For all my love of New York there are times when I fear it will push me over the edge into insanity or violence. Last night I experienced one of those moments.
In the wake of Super-Storm Sandy, I bought a small halogen lantern through Amazon. To power it, I needed three D batteries, which were not included.
Just about the only place left that sells batteries in my neighborhood is the drugstore that ate New York City, Duane Reade. The Duane Reade store started a few decades ago and thrived because their prices are low. Over the years they drove virtually every other drugstore/convenience store out of business. Now they are ubiquitous, with over 150 stores in Manhattan alone.
I walked into the Duane Reade on 79th and York on Friday night and somehow, almost magically, found the battery section without having to ask nine people. They had no D batteries.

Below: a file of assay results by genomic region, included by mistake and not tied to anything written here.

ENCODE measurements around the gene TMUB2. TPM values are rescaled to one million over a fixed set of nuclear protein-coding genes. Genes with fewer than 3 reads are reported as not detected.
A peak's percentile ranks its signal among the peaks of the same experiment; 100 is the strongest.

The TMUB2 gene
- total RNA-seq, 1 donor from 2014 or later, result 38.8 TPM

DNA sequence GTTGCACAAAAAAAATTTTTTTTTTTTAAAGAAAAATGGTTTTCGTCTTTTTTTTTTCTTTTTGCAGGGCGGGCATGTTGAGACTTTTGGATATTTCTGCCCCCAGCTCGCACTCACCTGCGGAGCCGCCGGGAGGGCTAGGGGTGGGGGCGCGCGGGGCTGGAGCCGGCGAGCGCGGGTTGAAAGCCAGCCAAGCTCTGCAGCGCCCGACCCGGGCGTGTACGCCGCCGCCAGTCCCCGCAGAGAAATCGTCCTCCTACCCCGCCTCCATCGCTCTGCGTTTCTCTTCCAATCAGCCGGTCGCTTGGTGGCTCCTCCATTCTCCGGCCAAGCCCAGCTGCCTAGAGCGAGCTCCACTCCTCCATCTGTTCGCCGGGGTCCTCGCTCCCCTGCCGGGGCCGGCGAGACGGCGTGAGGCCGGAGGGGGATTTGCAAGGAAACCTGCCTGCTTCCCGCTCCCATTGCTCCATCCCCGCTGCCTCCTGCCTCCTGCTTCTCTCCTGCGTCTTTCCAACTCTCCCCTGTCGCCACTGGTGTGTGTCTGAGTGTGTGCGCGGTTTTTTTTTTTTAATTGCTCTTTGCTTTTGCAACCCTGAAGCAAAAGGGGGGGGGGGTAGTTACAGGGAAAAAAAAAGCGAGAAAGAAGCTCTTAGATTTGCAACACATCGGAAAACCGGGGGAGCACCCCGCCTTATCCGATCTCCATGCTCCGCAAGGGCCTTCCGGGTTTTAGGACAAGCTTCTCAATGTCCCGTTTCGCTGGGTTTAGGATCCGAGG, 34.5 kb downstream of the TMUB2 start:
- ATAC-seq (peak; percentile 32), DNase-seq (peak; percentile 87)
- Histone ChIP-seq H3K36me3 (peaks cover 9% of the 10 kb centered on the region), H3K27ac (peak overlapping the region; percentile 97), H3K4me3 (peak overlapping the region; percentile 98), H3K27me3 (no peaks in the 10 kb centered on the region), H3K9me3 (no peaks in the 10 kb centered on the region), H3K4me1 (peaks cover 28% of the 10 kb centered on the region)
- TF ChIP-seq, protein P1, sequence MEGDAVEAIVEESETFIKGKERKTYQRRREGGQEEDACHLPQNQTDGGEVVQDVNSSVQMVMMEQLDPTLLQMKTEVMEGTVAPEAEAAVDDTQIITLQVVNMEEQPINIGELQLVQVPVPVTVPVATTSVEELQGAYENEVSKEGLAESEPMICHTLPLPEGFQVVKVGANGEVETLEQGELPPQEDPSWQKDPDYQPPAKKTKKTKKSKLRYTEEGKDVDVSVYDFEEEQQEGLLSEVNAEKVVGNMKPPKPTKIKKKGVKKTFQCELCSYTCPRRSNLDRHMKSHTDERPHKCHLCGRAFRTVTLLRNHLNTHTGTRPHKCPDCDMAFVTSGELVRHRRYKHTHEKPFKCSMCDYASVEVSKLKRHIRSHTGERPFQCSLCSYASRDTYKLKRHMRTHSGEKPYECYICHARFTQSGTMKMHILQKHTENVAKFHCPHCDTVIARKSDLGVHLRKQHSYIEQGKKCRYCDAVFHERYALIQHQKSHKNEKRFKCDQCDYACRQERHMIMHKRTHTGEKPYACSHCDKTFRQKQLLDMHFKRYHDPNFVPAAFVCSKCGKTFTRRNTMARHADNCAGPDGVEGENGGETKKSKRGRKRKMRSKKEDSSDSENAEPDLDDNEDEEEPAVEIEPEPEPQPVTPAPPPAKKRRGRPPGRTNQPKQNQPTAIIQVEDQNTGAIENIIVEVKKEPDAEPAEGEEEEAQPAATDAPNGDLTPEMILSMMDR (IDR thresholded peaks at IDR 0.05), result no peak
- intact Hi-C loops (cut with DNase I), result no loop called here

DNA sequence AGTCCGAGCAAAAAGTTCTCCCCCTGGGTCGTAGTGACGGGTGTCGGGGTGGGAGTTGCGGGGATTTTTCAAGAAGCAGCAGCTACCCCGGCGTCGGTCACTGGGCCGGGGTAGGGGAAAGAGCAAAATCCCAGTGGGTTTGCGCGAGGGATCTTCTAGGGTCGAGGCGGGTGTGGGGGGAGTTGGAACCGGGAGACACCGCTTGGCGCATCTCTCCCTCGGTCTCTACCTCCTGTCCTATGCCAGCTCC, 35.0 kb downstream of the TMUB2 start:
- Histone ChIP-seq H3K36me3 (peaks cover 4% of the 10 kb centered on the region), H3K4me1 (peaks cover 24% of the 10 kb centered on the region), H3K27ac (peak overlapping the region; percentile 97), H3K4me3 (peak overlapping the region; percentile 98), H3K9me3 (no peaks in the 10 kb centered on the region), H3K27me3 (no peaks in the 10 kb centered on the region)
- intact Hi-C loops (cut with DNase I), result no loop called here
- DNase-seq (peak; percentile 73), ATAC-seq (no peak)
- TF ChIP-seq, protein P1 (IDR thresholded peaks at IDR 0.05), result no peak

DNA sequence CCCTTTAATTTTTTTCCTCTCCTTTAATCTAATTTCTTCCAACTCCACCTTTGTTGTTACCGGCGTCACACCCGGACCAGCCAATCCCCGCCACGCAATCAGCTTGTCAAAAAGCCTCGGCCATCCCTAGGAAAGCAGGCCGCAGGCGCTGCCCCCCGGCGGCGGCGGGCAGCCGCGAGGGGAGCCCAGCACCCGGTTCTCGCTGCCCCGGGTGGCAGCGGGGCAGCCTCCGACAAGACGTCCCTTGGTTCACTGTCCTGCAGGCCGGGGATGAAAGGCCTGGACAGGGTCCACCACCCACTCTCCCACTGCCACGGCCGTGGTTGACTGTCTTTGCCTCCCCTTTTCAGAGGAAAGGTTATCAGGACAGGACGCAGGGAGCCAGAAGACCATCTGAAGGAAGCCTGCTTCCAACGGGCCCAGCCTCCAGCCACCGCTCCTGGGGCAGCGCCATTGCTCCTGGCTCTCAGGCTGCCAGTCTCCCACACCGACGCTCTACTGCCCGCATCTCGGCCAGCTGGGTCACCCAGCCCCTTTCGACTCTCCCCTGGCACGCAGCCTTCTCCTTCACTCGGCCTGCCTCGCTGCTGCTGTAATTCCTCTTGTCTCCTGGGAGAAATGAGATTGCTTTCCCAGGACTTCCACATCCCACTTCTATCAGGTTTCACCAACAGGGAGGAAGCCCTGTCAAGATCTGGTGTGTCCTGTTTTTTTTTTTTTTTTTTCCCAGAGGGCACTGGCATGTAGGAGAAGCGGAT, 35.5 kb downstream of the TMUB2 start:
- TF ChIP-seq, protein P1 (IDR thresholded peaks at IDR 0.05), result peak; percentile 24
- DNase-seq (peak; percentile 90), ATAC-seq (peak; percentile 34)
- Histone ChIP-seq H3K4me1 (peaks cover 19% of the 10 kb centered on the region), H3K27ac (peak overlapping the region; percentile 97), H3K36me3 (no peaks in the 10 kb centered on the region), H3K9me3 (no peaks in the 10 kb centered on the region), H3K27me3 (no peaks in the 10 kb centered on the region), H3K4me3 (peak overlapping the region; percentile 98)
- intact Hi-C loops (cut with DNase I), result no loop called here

I asked the woman behind the counter, "Do you have D batteries?"
She grunted a "no" and suggested I ask the manager.
I did. They didn't.
And of course he couldn't care less.
I began steaming.
How do you run out of D batteries. They seem like a fairly basic thing. Something a store should never run out of.
Worse, was the attitude. The people who work at Duane Reade are not affected at all if Duane Reade serves customers well or not. They couldn't give a rat's ass if you walk out disappointed. They'll make the same $7.85/hr. regardless.
As I walked home battery-less I wondered not where I could find batteries, but if and how much "customer service" from agencies resembles "customer service" from Duane Reade.
After all, we are both owned by absentees.
For both agencies and Duane Reade there is no reward if you serve a client well. Your pay stays the same.
I guess the big difference between Duane Reade and agencies is that they serve many customers, so if they piss me off, no big deal. Whereas even the biggest agency has only a couple dozen accounts, so there are more consequences if you fuck up.
That said, if I were running an agency, I'd think about this.
The lack of customer service.
The disconnect between pay and performance.
The failure to instill a culture that cares.